Many in the City were shocked and there was talk that institutional shareholders were so incensed they were considering legal action against the Government.
The market was talking about a Whitehall "double-cross" as about £3.5bn was wiped off the value of the electricity sector as prices collapsed by more than 100p.
The electricity turmoil not only hit the big institutions and the professional investors but also the 1 million small investors who were enticed into the final generators sell-off by promises of high dividends.
It was thought that some overseas institutions, which subscribed for shares, were threatening to withhold payment. If they do it would be a savage blow for London investment houses that represented them. They would be forced to cover the cost of their default.
The Government tried desperately to distance itself from the Littlechild rethink but the damage had already been done.
It is widely suspected that at least the direction of the regulator's revised approach, prompted by the battle for Northern Electric, was known to the Government last week. On Friday the allocation for private investors of the issue was increased from 40 to 60 per cent.
At one time NP shares, sold through share shops at 170p, were down to 163.5p; they closed at 176.5p. PG, offered at 185p, fell to 181p and closed at 189.5p. Seaq put turnover at a remarkable 50 million shares. The fuse was also pulled on the fully-paid. The partly-paid shares are still above the share shop price but below the level institutions paid.
The deepest despair was among the electricitiy companies which have surged ahead since the last Littlechild review, greeted in the market as unexpectedly soft, and the subsequent outbreak of takeover speculation that crystallised in the hostile Trafalgar House bid for Northern Electric.
But the stench of burnt flesh greeted yesterday's regulatory statement. There was talk of huge setbacks being suffered with some investment houses, deeply involved in electricities, suffering near-terminal losses.
Among the big, powerful players, Swiss Bank Corporation could be sitting uncomfortably. It is advising Trafalgar and, controversially, its fee is linked to the share prices of Northern and some other electricity shares. Although its ploy has been hedged it looks rather less attractive than when hostilities commenced.
Trading in electricity stocks were confused, often frantic. Backwardations, when in theory a share is cheaper to buy than sell, littered the sector as market-makers attempted to deal with the sudden, outraged rush of sellers.
Only one electricity share managed to restrain its fall to double figures; Seeboard lost a mere 67p to 362p. Northern crashed 158p to 897p. It has, in view of the Littlechild intervention, decided to recommend Trafalgar's 1,100p offer which closes on Friday. However, there is speculation Trafalgar, off 4.5p to 58.5p, may seek to postpone its bid until the impact of the expected tighter controls is clear.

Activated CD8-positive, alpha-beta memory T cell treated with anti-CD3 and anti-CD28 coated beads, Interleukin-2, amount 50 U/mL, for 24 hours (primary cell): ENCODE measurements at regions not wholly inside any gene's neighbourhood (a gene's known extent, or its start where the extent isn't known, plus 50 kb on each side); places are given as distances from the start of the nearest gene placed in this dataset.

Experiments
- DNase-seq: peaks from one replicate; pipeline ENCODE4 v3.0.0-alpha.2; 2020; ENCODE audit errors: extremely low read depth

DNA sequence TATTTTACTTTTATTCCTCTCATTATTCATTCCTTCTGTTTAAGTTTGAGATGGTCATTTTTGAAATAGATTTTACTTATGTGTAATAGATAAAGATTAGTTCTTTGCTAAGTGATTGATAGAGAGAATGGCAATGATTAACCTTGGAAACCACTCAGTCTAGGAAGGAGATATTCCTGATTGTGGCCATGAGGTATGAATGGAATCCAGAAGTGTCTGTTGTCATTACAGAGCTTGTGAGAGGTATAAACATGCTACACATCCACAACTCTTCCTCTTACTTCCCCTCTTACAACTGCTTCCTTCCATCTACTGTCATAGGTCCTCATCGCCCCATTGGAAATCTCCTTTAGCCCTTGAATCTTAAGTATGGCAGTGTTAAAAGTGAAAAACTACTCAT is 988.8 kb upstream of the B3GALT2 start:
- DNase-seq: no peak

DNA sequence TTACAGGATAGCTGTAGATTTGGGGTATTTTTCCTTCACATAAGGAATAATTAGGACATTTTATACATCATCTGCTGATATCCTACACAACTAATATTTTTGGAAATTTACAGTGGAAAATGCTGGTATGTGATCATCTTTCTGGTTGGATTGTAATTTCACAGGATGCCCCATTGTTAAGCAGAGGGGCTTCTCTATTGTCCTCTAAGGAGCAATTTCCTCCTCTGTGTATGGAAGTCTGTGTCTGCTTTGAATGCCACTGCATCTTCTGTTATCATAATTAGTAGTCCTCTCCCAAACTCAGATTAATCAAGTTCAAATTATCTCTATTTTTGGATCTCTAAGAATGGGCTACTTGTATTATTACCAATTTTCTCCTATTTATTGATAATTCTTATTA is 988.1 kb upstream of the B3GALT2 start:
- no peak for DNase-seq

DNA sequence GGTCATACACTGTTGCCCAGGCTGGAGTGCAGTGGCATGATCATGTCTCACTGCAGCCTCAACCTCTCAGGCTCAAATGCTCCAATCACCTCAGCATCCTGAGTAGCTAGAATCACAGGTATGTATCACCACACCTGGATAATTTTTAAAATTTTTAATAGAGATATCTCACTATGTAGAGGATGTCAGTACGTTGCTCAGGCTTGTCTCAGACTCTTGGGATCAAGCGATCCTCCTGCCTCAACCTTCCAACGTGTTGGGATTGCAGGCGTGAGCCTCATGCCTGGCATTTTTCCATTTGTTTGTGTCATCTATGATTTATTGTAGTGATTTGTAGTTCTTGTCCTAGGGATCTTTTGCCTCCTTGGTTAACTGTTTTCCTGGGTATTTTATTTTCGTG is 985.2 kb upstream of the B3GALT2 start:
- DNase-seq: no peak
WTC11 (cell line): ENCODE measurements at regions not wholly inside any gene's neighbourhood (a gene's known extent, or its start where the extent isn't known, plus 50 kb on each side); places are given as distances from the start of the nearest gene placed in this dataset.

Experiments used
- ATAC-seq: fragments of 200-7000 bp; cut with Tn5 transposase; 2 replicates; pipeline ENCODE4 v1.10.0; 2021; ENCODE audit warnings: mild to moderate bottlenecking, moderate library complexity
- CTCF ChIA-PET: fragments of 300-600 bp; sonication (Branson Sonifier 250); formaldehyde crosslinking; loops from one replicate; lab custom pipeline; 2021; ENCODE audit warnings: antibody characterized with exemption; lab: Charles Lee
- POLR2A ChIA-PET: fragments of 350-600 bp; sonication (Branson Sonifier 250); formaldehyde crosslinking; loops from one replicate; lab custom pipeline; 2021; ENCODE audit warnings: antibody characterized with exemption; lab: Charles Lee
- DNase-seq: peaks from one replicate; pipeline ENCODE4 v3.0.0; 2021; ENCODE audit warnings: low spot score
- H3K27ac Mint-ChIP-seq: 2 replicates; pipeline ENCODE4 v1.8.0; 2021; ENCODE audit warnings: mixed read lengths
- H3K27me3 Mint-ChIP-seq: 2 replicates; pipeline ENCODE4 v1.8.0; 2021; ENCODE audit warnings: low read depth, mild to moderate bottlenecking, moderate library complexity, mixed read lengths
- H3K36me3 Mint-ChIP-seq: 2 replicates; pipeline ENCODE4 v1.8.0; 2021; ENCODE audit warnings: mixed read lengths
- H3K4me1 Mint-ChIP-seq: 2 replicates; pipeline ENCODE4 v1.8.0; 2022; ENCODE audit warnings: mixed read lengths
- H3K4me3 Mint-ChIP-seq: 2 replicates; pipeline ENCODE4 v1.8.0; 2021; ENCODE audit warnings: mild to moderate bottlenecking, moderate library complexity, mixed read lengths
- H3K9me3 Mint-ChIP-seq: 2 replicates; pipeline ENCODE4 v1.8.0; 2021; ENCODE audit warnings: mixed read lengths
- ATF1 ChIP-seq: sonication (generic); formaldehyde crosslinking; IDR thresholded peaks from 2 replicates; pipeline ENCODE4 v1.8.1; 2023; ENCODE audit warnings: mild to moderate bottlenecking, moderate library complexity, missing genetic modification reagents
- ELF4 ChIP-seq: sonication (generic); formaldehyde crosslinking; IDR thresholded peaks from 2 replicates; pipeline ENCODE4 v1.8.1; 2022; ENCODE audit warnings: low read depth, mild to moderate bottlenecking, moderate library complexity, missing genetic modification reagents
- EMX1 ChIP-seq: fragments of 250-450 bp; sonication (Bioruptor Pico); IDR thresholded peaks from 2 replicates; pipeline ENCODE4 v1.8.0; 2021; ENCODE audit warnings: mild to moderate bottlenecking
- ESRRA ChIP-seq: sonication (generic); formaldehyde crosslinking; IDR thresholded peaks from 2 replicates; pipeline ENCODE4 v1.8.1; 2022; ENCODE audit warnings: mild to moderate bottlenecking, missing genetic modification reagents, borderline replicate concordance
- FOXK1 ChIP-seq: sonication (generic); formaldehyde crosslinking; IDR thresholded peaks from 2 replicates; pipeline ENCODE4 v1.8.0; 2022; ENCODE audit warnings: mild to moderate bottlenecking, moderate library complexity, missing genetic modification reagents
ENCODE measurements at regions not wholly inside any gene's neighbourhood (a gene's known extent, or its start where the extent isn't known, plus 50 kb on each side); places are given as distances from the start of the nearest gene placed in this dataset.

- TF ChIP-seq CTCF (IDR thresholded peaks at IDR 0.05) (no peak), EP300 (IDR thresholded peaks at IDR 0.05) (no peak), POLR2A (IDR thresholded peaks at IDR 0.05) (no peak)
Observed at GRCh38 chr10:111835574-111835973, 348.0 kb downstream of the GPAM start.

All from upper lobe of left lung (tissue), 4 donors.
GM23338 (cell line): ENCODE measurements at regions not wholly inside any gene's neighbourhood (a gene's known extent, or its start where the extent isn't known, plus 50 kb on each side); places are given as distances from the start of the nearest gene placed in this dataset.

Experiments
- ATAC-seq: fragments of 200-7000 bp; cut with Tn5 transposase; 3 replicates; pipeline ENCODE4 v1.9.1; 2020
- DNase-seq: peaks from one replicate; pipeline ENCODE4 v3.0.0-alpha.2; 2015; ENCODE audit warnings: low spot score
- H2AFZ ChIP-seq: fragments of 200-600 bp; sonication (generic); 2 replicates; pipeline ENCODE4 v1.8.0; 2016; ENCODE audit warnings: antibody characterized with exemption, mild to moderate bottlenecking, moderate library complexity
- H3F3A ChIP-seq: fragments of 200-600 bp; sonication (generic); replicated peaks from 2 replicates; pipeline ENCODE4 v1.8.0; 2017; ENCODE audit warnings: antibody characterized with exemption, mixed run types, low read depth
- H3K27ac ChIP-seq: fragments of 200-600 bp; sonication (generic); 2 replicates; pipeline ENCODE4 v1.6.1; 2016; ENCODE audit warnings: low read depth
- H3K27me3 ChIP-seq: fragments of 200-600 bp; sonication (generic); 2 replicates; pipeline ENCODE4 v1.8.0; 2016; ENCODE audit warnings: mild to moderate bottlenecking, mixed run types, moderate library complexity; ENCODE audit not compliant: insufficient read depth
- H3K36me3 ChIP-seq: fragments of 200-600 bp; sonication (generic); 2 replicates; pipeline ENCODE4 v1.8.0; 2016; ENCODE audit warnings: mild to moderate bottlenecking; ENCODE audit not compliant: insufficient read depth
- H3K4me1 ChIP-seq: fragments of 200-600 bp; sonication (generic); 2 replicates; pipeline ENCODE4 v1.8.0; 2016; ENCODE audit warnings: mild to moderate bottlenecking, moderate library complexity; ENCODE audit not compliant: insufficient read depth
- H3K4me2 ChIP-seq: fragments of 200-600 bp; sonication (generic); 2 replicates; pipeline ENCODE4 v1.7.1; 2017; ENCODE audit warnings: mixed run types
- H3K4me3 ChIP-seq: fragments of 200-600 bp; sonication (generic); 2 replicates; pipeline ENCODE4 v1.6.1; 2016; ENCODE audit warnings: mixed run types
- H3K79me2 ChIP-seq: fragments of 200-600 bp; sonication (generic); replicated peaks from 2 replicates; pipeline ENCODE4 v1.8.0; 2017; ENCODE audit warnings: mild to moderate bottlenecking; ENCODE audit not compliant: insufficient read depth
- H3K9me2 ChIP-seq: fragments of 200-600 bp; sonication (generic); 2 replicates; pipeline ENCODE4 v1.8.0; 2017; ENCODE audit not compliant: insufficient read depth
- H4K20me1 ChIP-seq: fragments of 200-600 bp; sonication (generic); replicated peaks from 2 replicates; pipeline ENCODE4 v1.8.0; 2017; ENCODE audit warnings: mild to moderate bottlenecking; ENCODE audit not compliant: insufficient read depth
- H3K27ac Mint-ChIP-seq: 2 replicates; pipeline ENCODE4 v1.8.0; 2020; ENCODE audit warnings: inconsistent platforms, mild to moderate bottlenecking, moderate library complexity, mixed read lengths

Yorkshire, a rumoured Hanson target, fell 180p to 664p. Other ton-up fallers included East Midland, 155p to 596p; London 122p to 608p and Southern 122p to 603p.
Worst performer was South West Electricity, at one time down 204p. It closed at 629p, off 183p.
The electrical turmoil spilt onto the water pitch where shares had bubbled merrily on the signalled French bid for Northumbrian Water.
Welsh Water dipped 32p to 605p and Wessex 17p to 267p. Northumbrian, up 128p on Monday, was lowered 28p to 842p.
An attempt by Ofwat, the water regulator, to calm fears it would indulge in a similar pricing review made only a limited impression.
Elsewhere, Glaxo touched 687p as target Wellcome capitulated. It closed at 667, up 19p. Wellcome fell 9p to 1,027p and Zeneca, expressing relief it had not been tempted to mount a counter-offer, rose 14p to 878p.
The electrical storm was only one factor behind another poor market display. Currency turmoil again did considerable damage, leaving the FT-SE 100 index down 24.9 points to 2,977.0, lowest for six weeks. The supporting FT-SE 250 index, covering most of the electrical shares, tumbled 66.8 to 3,327.9.
With the dollar and sterling weak, hitting new lows against the mark, the fear of higher interest rates gripped sentiment. Government stocks suffered falls of up to one-and-a-half points.
Da La Rue, the security printer which took over Portals, the speciality paper group, was a casualty, falling 143p to 889p. The slump followed a cautious trading statement that cast doubts on the group's high-flying rating. Borthwicks, the colourings group, was another hit by an uninspiring trading statement, down 9p at 33.5p. But Provident Financial, the credit group, rose 7p to 545p, helped by plans to undertake a 10 per cent share buy-back.
Alvis, the defence group, continued to advance, gaining 8p to 69p. The shares have risen from 46p on Thursday when a sharp increase in orders was revealed.
Kalon, the paint maker, was another in form, up 33.5p to 139p after it announced plans to merge with Euridep.
Sir Fred Pontin, the 89-year-old holiday camp pioneer, has sold most of his remaining 19 per cent shareholding in Farringford, a modest hotel company regarded as a shell. The group has a number of shareholders jockeying for position including Trevor Hemming of Scottish & Newcastle. Sir Fred's stake has gone to an unknown group, Jafis International. The shares are 5.5p.
Bensons Crisps, the struggling snack food group, remained stuck at 16p. Knox D'Arcy, the management group which arranged a rescue rights issue, emerged as an 8.73 per cent shareholder. Another in the Bensons' bag is Nicholas Berry, whose Stancroft group has lifted its interest to 10.3 per cent by buying the shareholding of the Arlen electrical group.Reuse content